- The Federal Budget has allocated a record $18 million from the Medical Research Future Fund (MRFF) to support MS research.
- This will provide access to clinical trials and accelerate the availability of effective therapeutics for the treatment of the Epstein Barr Virus infection, as well as improve our understanding of viral infections in individuals to help reduce the severity and prevalence of MS.
- This funding is in addition to a $4 million grant opportunity announced in December for a clinical trial that tests nerve repair and protection therapeutics for MS.
In incredibly exciting news, it was announced last night that a record $18 million has been allocated from the Medical Research Future Fund (MRFF) to support MS research as part of the 2022-2023 budget. This funding will provide access to clinical trials and accelerate the availability of effective therapeutics for the treatment of the Epstein Barr Virus (EBV) infection, which is a risk factor of MS. Additionally, the funding will improve our understanding of how immune responses to viruses vary across individuals to inform disease prediction and treatment pathways to ultimately reduce the prevalence and severity of MS and post-viral diseases.
“This is a welcome commitment with a focus on clinical trials and developing therapeutics for the Epstein Barr Virus,” said MS Australia Chair, Associate Professor Des Graham.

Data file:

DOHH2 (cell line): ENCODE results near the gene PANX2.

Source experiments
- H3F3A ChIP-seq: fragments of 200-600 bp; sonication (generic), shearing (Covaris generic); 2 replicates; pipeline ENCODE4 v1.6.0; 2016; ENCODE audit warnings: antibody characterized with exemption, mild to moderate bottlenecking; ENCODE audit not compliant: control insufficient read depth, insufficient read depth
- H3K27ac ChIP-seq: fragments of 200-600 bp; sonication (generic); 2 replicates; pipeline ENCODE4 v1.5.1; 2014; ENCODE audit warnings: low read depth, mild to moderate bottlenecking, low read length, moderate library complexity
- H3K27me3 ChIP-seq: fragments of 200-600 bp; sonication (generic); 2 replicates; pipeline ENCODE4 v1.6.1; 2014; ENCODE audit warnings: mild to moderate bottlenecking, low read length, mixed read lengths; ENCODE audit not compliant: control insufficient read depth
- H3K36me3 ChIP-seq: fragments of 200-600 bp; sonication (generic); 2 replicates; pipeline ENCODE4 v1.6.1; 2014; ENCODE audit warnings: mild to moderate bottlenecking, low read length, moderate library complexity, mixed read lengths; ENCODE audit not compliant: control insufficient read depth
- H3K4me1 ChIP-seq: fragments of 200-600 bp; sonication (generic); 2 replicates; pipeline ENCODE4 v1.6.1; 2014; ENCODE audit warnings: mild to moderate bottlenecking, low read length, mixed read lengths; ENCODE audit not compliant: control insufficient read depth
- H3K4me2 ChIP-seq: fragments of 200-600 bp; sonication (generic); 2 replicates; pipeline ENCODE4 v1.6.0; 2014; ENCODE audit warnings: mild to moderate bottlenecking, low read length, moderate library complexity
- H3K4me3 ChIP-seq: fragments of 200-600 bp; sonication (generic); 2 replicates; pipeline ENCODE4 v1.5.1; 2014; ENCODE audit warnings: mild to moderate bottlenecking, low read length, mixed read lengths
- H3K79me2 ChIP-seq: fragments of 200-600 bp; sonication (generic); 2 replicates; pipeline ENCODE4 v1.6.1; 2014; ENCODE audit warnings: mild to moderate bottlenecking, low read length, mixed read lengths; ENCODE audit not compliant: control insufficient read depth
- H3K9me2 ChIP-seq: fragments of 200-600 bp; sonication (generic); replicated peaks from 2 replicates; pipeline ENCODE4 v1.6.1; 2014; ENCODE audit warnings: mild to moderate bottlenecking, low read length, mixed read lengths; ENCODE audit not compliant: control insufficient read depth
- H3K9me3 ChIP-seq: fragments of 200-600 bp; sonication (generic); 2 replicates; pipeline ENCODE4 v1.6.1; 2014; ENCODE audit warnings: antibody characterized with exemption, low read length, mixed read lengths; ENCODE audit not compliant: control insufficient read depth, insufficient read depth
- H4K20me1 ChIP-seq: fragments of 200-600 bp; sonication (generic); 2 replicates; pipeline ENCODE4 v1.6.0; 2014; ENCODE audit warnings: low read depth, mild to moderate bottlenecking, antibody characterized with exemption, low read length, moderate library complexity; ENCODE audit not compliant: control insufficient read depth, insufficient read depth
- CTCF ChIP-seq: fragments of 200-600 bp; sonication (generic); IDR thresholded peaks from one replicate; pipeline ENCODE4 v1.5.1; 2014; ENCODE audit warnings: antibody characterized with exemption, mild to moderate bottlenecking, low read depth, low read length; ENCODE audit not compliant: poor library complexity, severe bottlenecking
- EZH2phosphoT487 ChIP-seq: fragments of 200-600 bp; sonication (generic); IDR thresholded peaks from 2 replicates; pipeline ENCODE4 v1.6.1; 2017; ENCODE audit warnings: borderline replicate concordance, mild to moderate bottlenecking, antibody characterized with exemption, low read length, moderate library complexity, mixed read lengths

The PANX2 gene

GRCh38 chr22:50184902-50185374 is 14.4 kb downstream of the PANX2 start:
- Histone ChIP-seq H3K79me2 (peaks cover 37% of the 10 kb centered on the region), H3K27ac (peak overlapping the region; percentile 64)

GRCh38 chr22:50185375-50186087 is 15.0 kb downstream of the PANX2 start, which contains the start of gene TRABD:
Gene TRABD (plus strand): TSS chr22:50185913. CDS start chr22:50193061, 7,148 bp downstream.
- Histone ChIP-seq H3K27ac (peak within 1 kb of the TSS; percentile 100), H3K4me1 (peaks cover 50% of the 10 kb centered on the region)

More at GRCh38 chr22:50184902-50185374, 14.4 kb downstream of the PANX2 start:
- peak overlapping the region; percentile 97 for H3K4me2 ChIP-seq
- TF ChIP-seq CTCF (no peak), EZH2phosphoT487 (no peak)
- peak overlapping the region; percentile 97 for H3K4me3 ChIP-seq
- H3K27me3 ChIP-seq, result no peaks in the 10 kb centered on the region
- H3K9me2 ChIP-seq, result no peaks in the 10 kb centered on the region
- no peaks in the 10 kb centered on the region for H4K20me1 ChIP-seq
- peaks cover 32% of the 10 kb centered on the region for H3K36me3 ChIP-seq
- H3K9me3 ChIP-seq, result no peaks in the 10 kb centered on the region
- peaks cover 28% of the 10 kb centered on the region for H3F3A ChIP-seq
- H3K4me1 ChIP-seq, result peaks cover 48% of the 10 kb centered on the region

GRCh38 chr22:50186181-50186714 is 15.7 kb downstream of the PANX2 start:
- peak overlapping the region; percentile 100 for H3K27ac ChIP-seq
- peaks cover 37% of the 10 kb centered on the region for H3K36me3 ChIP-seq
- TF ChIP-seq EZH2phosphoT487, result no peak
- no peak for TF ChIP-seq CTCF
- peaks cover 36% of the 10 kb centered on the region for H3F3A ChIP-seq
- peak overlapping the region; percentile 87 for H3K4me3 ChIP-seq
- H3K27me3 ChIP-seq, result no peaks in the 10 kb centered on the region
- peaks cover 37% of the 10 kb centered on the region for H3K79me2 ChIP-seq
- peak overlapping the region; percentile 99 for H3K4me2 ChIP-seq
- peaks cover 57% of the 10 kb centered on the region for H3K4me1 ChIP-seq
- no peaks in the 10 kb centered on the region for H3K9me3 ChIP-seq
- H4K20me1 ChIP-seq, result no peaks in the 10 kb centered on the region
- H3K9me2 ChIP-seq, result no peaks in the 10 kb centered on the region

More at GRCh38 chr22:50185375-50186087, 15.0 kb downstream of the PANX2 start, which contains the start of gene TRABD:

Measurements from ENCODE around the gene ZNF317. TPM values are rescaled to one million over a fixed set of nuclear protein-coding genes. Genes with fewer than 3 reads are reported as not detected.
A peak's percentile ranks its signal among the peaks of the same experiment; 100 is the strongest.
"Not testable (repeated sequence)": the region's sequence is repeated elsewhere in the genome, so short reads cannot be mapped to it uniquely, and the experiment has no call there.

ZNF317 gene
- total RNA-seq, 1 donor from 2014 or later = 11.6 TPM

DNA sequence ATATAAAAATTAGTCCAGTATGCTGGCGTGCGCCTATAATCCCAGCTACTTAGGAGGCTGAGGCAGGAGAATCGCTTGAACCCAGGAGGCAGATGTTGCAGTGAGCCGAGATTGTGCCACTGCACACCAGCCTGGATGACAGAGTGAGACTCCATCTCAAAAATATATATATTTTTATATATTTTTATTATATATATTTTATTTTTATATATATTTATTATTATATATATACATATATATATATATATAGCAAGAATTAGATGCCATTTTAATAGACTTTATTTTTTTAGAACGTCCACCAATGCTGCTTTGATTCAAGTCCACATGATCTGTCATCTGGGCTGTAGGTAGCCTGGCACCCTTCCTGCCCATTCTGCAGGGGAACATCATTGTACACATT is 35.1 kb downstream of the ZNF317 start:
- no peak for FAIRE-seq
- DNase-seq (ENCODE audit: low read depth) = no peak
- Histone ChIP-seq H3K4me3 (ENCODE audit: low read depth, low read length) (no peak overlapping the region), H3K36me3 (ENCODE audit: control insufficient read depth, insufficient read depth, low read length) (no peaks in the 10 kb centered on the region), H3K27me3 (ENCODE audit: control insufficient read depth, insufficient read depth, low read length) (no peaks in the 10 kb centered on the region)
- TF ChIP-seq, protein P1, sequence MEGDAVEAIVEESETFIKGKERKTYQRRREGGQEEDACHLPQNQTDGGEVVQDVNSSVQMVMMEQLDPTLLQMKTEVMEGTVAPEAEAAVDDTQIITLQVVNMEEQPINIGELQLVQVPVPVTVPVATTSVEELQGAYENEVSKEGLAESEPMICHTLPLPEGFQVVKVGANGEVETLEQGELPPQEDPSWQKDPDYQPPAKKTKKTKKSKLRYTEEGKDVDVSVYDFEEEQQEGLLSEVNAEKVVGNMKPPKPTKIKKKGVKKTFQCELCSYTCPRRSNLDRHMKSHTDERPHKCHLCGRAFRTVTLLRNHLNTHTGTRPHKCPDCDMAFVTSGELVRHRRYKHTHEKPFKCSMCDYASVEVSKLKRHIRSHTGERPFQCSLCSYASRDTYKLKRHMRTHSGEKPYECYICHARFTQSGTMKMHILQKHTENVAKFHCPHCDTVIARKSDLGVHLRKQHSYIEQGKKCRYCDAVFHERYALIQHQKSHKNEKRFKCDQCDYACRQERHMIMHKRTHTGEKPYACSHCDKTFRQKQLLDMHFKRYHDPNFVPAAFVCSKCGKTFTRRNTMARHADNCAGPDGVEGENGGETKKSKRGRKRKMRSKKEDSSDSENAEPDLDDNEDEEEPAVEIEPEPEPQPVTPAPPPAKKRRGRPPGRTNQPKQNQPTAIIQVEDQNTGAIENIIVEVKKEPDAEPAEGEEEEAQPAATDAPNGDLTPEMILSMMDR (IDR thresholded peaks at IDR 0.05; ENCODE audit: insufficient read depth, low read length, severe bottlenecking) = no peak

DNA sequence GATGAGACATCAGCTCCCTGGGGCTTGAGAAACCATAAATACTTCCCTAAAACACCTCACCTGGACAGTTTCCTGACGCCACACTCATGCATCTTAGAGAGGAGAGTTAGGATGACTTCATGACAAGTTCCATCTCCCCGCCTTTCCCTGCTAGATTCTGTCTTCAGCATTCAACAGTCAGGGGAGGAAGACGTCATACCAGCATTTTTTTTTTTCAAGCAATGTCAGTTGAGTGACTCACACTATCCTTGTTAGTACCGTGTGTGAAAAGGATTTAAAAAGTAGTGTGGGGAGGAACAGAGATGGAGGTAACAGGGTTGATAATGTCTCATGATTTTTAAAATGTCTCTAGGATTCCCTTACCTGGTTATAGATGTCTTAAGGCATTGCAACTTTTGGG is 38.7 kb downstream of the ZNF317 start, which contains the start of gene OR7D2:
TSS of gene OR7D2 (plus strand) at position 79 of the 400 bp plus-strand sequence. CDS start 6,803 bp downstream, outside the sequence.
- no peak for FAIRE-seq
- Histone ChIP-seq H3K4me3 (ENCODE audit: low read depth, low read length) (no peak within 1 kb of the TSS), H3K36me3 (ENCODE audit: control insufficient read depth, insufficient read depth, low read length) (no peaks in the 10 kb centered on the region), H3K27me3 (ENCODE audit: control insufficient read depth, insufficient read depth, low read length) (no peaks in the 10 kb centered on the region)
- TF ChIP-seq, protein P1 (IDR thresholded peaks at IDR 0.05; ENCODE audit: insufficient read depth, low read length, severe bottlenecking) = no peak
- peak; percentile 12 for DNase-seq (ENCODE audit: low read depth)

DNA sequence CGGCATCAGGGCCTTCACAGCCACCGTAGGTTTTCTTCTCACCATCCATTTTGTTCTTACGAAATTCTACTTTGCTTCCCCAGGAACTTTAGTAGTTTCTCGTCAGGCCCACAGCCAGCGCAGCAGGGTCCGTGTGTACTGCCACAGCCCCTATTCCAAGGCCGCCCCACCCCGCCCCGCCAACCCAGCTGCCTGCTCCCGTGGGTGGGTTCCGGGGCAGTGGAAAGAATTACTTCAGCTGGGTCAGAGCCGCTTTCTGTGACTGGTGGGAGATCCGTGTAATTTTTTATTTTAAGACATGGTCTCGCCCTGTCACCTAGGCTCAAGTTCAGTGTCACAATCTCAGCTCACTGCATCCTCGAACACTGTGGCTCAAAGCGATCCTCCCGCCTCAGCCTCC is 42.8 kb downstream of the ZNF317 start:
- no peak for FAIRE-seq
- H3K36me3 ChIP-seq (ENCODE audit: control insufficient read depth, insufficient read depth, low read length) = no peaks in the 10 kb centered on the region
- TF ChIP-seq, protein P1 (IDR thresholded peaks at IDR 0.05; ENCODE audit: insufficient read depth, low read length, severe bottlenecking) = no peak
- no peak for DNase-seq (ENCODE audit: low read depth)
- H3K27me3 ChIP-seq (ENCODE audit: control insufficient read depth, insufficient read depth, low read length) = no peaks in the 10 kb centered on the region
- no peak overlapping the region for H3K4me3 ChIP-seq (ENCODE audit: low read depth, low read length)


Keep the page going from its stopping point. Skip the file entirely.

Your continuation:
This grant allocation comes on top of a $4 million grant opportunity announced in December for a clinical trial that tests nerve repair and protection therapeutics for MS, making a total allocation of $22 million in the past four months. These grant allocations have come at a critical pivot point; while the last 15 years have seen development of treatments that slow disease progression in people with relapsing remitting MS, we are yet to successfully repair and regenerate the damaged nerves in progressive forms of MS.
EBV has long been implicated in the development of many autoimmune conditions, including MS. While 80-90% of the general population have been exposed to EBV with most people not experiencing any specific symptoms, 100% of people with MS are thought to have been infected. This suggests that EBV is necessary, but not enough, for the development of the disease and other risk factors, such as genetic risk factors, are also known to contribute to the development of MS.
Research released by Harvard University earlier this year found that in a large cohort of 10 million people in the US military, the overall risk of MS increased 32-fold after infection with EBV. The researchers found no increase in the risk of MS after infection with other viruses, and the magnitude of this increase in risk in such a large cohort suggests that EBV is an important factor in the development of MS.
It is likely that the disease mechanisms underlying MS begin several years before the onset of symptoms. This study also identified that a marker of nerve damage in the blood, appeared before symptoms began in people that went on to have MS. However, the research team found that this marker only increased after EBV infection, consistent with a causal role for EBV in nerve damage in MS.
MS Australia and MS Queensland fund research focusing on adoptive T-cell immunotherapy which targets EBV and is now in clinical trials for progressive forms of MS.
MS Australia has provided a response to the Federal Budget 2022-2023 and its impact on the MS community.